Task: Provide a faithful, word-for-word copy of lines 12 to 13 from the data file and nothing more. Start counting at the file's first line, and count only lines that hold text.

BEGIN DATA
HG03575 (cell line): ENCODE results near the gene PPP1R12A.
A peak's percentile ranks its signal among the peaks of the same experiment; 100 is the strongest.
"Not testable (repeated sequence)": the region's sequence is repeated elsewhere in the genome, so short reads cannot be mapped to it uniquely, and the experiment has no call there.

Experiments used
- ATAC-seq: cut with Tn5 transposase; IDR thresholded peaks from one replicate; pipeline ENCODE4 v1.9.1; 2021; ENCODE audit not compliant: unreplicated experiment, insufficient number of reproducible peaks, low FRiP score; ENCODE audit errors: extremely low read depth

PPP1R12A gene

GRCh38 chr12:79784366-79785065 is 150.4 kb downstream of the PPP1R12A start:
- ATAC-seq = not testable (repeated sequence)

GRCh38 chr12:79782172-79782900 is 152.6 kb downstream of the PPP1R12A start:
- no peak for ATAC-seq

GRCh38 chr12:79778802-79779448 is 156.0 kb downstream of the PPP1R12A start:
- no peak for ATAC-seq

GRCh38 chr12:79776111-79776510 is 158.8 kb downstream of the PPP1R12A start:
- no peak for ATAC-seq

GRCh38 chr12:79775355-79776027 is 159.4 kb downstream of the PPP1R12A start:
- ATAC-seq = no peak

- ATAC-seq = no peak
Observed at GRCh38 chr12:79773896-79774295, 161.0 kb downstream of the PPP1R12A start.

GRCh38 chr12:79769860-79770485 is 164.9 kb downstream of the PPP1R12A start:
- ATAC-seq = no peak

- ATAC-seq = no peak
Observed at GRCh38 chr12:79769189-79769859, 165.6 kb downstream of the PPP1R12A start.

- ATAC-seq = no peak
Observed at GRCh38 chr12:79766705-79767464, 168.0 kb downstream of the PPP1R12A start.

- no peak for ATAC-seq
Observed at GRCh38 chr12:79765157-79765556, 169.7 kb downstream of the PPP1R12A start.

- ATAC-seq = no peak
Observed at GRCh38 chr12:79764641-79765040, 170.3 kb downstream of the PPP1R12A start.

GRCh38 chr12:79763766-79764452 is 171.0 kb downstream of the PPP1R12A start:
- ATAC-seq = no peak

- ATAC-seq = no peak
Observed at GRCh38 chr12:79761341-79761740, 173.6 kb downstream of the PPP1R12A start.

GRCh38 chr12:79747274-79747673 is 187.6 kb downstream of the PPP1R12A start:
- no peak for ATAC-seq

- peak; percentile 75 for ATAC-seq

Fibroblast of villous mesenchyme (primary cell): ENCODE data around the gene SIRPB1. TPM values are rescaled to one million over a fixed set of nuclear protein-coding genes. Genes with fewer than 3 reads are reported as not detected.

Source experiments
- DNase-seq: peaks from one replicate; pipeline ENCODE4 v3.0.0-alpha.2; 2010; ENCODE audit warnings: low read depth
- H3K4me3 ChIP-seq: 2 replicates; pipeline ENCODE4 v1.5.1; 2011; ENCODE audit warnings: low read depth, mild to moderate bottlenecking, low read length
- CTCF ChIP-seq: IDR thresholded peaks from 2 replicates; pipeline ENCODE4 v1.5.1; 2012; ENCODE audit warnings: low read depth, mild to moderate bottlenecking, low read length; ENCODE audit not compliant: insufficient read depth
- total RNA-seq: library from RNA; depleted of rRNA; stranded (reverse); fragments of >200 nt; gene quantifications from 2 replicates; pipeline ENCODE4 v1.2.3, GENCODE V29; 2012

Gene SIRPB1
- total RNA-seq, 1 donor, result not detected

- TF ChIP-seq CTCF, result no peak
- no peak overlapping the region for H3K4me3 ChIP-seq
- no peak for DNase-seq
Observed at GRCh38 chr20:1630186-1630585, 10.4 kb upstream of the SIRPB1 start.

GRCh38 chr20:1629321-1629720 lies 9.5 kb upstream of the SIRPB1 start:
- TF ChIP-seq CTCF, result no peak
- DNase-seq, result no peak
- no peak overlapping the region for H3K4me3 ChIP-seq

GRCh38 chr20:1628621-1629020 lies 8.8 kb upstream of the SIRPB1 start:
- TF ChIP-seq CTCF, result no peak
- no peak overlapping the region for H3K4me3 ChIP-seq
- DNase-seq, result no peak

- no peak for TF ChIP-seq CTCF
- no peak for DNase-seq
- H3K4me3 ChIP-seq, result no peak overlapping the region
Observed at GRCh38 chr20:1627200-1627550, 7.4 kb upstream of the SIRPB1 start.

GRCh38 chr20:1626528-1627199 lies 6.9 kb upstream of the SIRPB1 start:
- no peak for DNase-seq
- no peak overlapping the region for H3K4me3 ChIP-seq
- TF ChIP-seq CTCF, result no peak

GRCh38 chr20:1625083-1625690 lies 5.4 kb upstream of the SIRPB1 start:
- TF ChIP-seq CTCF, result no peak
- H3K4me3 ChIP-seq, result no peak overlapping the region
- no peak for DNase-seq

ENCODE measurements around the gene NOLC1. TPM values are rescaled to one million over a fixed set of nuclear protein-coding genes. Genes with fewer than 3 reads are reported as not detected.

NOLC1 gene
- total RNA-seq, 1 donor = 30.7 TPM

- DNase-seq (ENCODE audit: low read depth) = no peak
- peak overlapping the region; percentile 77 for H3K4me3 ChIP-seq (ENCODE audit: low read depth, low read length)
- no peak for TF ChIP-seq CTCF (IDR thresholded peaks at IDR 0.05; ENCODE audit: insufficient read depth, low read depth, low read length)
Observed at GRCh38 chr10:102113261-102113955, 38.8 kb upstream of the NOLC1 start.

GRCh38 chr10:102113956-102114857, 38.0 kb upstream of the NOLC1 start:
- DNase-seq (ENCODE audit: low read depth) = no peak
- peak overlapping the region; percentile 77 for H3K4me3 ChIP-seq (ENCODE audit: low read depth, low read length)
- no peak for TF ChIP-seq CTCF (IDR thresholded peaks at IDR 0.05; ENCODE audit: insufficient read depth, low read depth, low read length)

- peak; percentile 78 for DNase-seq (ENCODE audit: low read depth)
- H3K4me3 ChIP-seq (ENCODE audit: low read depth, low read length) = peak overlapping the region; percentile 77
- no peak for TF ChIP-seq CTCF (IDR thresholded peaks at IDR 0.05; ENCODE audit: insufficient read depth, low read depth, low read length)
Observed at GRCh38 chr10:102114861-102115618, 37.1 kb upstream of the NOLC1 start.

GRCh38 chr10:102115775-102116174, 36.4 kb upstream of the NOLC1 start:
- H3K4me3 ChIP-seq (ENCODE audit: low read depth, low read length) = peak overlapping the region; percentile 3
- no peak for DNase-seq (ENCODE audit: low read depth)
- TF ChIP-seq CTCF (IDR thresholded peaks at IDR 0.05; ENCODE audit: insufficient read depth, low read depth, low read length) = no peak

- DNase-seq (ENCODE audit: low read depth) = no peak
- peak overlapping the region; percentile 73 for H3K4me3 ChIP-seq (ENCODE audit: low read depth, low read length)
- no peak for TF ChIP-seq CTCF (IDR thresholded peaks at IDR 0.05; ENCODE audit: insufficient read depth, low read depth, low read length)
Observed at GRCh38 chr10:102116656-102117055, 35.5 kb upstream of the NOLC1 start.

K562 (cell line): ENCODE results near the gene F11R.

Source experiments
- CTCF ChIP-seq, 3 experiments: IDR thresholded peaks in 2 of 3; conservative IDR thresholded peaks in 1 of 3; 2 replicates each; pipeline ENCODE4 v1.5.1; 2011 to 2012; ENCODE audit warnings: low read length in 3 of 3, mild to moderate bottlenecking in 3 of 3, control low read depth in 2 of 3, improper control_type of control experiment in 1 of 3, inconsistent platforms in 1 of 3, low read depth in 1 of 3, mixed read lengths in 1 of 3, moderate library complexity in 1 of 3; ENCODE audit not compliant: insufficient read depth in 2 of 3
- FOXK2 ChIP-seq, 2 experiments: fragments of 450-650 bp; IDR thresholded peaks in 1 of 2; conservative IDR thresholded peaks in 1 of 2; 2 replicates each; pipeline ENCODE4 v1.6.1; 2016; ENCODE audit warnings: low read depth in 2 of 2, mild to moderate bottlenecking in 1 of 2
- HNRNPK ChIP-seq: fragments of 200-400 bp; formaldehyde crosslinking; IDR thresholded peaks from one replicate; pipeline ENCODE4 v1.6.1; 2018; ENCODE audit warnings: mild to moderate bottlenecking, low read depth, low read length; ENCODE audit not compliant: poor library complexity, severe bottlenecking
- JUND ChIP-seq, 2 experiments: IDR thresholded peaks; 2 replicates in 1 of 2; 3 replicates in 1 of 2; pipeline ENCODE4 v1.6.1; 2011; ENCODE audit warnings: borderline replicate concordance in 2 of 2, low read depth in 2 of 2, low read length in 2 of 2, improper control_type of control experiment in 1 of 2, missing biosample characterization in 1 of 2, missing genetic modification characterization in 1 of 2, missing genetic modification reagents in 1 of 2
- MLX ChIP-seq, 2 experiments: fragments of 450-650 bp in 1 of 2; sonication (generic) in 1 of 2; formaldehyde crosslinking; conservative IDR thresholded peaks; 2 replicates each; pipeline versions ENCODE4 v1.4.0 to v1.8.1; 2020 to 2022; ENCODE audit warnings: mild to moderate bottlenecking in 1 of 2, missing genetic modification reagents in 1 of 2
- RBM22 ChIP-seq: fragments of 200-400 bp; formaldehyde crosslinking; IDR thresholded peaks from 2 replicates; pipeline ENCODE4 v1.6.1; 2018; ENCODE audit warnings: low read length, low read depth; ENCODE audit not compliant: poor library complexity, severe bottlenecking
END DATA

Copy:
- no peak for ATAC-seq

GRCh38 chr12:79776111-79776510 is 158.8 kb downstream of the PPP1R12A start: